The Italians did not get what they felt had been promised at the Treaty of London and that caused resentment especially at the losses Italy had endured fighting for the Allies. The government came over as weak and lacking pride in Italy. In the years that led up to World War One, Italy had sided with Germany and Austria-Hungary in the Triple Alliance. In theory, Italy should have joined in the sides of these two nations when war broke out in August 1914. She did not.
If it hadn’t been for Germany, Austria-Hungary would not have been confident enough to start a war with Serbia and Russia. France and Britain were allied with Russia and therefore had to protect it. This is frequently referred to as a Domino effect. On the 3rd of August Germany declares war on France, this is when the Schlieffen plan comes into play. The Schlieffen plan also lays a lot of the blame on Germany.
German defeat in the Great War was largely down to the incompetence and mistakes of the German Military Elite. The failure of the Schlieffen plan in 1914 can be accredited to these German leaders and also more importantly blamed for the failure in the First World War. Schlieffen, Chief of the German General Staff (1891-1906) devised what is known as the ‘Schlieffen plan’ in 1905 in response to the Anglo-French Entente Cordiale and the further negations this alliance began to have with the huge empire that was Russia. These new relations began to worry Germany and create fears of a combined attack on the country. Schlieffen’s plan aimed to counter a joint attack and then later in the Great War the Schlieffen Plan was used as a strategy to ensure a swift victory and avoid fighting two-fronted war.
Also with the France, Britain and USA not agreeing on the terms of the treaty made it even harder for it to end. Germany’s anger from the treaty came from a few of conditions which one wasn’t entirely true. The first of these conditions were that they were to blame for the war, this condition so bad that no man in Germany would sign it not even a soldier under direct orders. Also the amount of money that Germany had to pay back was very unrealistic ($6600 million) and would cripple their country for years to come. There were other factors that Germany thought that were very unfair such as their tiny army and the amount of land that was taken from them.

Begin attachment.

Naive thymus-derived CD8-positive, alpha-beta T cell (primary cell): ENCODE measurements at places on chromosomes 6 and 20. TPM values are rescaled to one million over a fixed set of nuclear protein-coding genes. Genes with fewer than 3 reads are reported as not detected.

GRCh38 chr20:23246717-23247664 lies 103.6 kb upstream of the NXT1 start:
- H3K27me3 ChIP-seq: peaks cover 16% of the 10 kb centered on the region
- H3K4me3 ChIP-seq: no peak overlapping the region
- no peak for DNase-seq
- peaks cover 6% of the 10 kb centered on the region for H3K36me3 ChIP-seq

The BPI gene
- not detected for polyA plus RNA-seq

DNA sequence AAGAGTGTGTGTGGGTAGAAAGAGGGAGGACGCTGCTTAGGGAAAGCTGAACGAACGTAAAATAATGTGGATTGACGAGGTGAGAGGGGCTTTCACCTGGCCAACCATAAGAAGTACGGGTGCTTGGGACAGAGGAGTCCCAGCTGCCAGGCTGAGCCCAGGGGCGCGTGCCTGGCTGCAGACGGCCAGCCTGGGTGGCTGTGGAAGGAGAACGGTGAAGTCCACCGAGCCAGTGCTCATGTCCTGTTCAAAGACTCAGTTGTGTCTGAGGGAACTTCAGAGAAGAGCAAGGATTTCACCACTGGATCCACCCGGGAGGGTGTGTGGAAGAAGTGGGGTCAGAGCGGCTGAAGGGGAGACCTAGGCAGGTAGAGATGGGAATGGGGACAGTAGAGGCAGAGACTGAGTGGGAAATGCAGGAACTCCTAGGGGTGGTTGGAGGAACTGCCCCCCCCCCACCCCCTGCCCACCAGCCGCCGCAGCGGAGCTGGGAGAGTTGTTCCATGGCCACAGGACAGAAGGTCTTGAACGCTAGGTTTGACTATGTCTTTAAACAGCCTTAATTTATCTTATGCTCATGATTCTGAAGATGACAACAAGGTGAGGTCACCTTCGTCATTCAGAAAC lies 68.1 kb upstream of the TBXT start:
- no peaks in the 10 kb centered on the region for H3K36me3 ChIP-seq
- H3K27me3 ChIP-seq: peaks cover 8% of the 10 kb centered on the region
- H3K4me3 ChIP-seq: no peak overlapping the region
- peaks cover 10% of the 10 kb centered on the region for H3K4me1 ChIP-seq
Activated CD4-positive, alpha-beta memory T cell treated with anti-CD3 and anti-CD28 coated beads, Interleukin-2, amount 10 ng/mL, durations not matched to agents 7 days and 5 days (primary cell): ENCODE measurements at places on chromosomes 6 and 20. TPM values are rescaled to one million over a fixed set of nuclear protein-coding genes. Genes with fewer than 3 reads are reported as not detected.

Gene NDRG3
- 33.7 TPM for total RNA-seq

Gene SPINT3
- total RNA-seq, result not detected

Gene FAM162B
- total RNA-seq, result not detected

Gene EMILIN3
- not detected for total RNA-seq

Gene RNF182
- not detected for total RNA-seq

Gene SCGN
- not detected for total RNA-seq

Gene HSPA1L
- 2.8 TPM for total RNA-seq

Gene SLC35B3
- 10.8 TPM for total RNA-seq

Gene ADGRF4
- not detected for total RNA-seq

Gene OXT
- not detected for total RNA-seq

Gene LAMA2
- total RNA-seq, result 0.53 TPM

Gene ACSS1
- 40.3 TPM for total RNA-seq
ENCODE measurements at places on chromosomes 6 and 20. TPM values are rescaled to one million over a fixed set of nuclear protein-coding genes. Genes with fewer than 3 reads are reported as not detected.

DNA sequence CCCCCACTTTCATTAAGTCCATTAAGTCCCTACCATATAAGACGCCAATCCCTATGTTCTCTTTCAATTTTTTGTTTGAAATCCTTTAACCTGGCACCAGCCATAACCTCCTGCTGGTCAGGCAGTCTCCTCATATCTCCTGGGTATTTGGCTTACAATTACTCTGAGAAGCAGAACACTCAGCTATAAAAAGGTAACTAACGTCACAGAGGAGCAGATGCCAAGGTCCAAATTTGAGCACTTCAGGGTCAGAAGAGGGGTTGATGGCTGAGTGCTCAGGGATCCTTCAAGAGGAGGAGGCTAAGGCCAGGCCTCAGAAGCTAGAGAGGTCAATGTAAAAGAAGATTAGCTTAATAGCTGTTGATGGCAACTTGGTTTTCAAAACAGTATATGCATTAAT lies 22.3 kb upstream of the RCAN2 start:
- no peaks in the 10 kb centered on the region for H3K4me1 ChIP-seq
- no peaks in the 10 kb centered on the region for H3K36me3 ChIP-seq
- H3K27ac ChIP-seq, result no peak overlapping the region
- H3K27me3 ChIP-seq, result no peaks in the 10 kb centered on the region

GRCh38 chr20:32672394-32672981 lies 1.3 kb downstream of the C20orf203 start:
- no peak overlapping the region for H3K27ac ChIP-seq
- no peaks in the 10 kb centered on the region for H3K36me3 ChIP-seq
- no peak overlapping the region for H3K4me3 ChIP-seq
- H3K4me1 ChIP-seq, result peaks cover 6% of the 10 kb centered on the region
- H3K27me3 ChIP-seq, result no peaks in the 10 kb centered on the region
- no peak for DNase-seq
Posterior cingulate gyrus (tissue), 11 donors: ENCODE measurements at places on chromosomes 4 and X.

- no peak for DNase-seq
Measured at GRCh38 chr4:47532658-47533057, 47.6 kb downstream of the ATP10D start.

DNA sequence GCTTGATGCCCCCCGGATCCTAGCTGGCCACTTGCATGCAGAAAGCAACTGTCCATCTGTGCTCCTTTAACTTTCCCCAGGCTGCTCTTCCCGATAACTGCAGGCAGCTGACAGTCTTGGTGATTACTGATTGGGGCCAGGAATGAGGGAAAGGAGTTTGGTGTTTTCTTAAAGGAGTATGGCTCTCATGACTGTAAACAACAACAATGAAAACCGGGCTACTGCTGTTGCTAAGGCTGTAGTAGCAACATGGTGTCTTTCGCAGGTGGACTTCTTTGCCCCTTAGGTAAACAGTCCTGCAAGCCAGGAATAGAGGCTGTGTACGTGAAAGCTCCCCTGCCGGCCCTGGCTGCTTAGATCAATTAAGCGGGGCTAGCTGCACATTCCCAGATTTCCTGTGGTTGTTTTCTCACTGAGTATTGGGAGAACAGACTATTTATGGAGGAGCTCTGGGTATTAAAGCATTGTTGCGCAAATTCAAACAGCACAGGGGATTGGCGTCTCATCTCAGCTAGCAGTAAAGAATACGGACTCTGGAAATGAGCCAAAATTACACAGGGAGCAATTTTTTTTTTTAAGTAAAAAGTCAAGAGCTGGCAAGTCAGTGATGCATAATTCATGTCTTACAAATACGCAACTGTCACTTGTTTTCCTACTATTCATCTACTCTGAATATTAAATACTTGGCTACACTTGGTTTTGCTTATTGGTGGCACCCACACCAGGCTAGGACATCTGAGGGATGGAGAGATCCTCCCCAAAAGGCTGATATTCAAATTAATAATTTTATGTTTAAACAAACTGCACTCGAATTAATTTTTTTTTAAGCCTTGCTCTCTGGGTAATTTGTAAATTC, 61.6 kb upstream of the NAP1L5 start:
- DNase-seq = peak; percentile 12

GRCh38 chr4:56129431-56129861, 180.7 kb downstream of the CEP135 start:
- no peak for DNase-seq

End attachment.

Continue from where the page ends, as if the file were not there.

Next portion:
Various historians argue that it was in fact foreseen to fail due to the various complications that the Republic encountered, such as opposition from both sides of the political spectrum, the implications of the Treaty of Versailles and the impact of the Great Depression. Others argue that the Weimar Republic was a product of complex and painful compromises, and may in fact have survived had it not been for the economic conditions that riddled both Germany and the international economy. It was indeed inevitable that the Weimar Republic would have faced difficulties from the start; however, to say that the Weimar Republic was doomed is to some extent incorrect. The republic was beginning to overcome its difficulties during the mid-1920s as economic, political, and cultural improvements were occurring, and if it hadn’t been for the economic circumstances, the republic may have prospered for many years. From the very beginning, the Weimar republic encountered resistance from both sides of the political spectrum.
Since Russia and France were allies and France didn’t like Germany due to the lost war against them in 1870, they declared war on Germany on August 3rd 1914. Germany wanted to start
It involved Germany defeating France rapidly and then turning to the eastern front for a major offensive on Russia. However, the plan failed at the Battle of Marne. Russia invaded Germany sooner than expected, meaning that the Germans were now facing war on two fronts, thus having to send troops from France to Russia, losing soldiers. In addition, Belgium ended up fighting when Germany invaded, which slowed down the entire process; also, due to an old truce, Britain ended up joining the war, which Germany had not anticipated: Britain sent 250,000 well-trained soldiers to France. The Germans, on the contrary from the British, lacked the training.
This reasoned to long-term tension before the war. The Great Powers also began their preparations for war on land long before the war broke out. Again, Germany created the Schlieffen Plan 1905. Named after German general Count Alfred von Schlieffen who created the plan, which later proved unsuccessful (arguably, they didn't actually follow the plan). The main idea of this plan was to avoid fighting a war on two fronts simultaneously, first take out France in the west and then move to the East and fight a slower mobilizing Russia to the
Causes of WW 11 Who, or what was to blame in causing WW 11? The Versailles Treaties have been blamed for fillnig the Germans with bitterness and the desire for revenge. The League of Nations has been for failing to secure general disarmament and collective security. The Great Depression has been mentioned because without it Hitler would never have come to power. While these factors created tension, something more was needed to create the war.
It would have some warning in the event of an another attack in the West by the German army. If such an attack took place, the conflict was more likely to take place on German soil rather than French. During WW1, nearly all the fighting in the West had taken place on French soil. North West France had been devastated as a result. The French were terrified that this could happen again.